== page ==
|Two beautiful dream catchers made by Wendy. She used Willow tree branches for the circle.|
My daughter Ryan used to have night terrors. My husband and I will never forget the first time it happened. She was 16 months old. We had NO IDEA what was going on. She would wake up in the middle of the night (usually when we were just about to fall into a deep sleep) screaming, kicking, crying, and she wouldn't stop flailing around. We tried everything. And I mean EVERYTHING!! We tried to be calm, but seriously, if you have witnessed your child having a night terror, the LAST thing you are going to be is calm. We tried talking to her - that didn't work, so we tried yelling. You guessed it, that didn't work either. We were so afraid that she was going to hurt herself - and sometimes she did. When we tried to get in the middle of it, we even ended up with a few bruises. Her first night terror lasted almost two hours. She finally stopped when we were five minutes away from the hospital. Yes, we were taking her to the hospital. We thought there was something wrong with her. Our other option was to search for an exorcist!
These night terrors continued for quite a few more months. When we finally realized what they were, we were better prepared to help her get back to sleep. That being said, it wasn't easy. And it was quite stressful for all of us. Now, she no longer has night terrors - thank goodness! But of course, as kids get older, it's almost inevitable that nightmares start.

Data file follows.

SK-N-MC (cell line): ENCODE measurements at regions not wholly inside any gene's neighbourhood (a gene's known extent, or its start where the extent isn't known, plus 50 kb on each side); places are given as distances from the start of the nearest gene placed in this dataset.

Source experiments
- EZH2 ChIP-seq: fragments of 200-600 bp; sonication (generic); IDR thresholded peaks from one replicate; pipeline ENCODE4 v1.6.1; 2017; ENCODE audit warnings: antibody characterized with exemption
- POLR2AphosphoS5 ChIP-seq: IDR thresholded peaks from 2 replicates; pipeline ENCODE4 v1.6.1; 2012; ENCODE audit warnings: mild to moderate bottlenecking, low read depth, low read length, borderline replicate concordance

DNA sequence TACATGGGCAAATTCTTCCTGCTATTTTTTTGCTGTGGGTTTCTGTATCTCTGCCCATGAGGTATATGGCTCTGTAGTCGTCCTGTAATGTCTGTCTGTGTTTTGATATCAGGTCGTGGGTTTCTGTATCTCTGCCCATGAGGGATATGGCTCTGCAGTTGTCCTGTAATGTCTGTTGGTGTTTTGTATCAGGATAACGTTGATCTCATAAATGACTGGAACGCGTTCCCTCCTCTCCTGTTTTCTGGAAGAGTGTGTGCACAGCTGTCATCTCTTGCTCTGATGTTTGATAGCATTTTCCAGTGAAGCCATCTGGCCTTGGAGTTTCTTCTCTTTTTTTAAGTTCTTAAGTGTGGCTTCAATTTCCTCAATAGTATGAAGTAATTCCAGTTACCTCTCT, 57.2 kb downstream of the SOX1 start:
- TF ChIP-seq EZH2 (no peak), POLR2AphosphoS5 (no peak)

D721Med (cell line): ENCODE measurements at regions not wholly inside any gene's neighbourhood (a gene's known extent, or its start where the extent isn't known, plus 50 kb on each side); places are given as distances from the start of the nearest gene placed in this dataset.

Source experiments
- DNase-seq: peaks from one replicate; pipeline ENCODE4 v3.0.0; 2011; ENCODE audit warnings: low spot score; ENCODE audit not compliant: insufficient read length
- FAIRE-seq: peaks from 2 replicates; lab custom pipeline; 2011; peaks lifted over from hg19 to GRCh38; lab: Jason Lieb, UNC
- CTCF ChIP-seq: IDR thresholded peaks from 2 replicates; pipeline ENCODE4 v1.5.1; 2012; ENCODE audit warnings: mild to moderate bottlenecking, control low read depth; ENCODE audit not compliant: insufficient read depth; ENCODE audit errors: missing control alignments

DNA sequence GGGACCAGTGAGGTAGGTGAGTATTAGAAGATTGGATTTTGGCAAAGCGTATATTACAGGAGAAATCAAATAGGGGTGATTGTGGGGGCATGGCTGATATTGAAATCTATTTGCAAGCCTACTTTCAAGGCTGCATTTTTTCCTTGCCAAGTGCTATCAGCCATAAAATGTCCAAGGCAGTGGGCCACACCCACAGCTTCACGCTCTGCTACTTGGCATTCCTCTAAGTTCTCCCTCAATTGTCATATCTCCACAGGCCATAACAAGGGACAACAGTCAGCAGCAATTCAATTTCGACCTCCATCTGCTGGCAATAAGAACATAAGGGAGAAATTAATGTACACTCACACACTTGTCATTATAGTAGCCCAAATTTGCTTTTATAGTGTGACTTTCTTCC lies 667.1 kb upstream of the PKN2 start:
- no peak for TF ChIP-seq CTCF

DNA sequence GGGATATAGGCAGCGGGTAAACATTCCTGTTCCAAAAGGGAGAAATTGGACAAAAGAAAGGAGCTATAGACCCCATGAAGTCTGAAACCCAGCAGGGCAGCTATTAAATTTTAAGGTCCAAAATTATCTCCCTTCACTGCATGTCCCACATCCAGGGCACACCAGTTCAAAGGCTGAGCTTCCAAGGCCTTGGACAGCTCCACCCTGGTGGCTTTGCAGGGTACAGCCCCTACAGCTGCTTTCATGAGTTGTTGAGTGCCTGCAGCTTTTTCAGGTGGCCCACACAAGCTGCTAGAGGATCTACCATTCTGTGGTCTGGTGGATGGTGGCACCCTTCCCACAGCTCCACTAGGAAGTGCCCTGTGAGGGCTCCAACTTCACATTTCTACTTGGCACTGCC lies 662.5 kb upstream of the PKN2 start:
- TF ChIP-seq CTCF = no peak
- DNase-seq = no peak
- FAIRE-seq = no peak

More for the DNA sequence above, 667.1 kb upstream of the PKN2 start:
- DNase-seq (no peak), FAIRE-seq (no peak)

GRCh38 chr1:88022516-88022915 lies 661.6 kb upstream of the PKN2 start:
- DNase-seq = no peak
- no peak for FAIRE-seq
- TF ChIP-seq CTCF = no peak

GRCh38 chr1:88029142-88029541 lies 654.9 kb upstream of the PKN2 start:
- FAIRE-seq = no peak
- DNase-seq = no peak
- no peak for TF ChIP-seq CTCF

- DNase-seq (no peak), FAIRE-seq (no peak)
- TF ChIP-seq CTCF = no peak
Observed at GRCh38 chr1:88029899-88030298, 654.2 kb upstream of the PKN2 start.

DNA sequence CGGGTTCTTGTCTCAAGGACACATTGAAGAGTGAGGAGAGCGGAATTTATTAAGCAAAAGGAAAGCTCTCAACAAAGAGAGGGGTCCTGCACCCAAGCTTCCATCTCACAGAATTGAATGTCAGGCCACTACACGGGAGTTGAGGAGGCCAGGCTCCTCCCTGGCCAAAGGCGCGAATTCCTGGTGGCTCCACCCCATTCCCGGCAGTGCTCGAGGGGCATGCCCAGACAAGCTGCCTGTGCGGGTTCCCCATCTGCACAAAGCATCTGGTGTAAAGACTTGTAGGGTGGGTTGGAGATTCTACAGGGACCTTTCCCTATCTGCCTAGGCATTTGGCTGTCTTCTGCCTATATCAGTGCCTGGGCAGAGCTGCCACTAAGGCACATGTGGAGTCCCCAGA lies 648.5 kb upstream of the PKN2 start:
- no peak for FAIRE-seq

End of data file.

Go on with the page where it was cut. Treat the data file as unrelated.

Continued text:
At least now, Ryan is able to talk to us about it. And in turn, we are able to talk about them. Finding ways to make sure bad dreams don't enter her head. We talk about all the things that make her happy. That make her laugh. What she loves. Then we got on to the topic of dream catchers. For Ryan, having something near her, that "caught" bad dreams, was a great idea.
So, we decided to make dream catchers. With the help from Wendy and this Dream Catcher tutorial, we made some really great ones!
Dreamcatchers are an authentic Native American tradition from the Ojibwa (Chippewa) tribe. It is a Native American object based of a small hoop covered with string, yarn, or horsehair mesh and decorated with feathers and beads and believed to give its owner good dreams.
There is a traditional belief that the Dreamcatchers filtering a person's dreams by trapping the bad dreams and catch the good ones.
|Made by our friend and neighbour, Wendy|
|my first attempt|
|Made by Ryan - with some help of course.|
For more information about Night Terrors click here.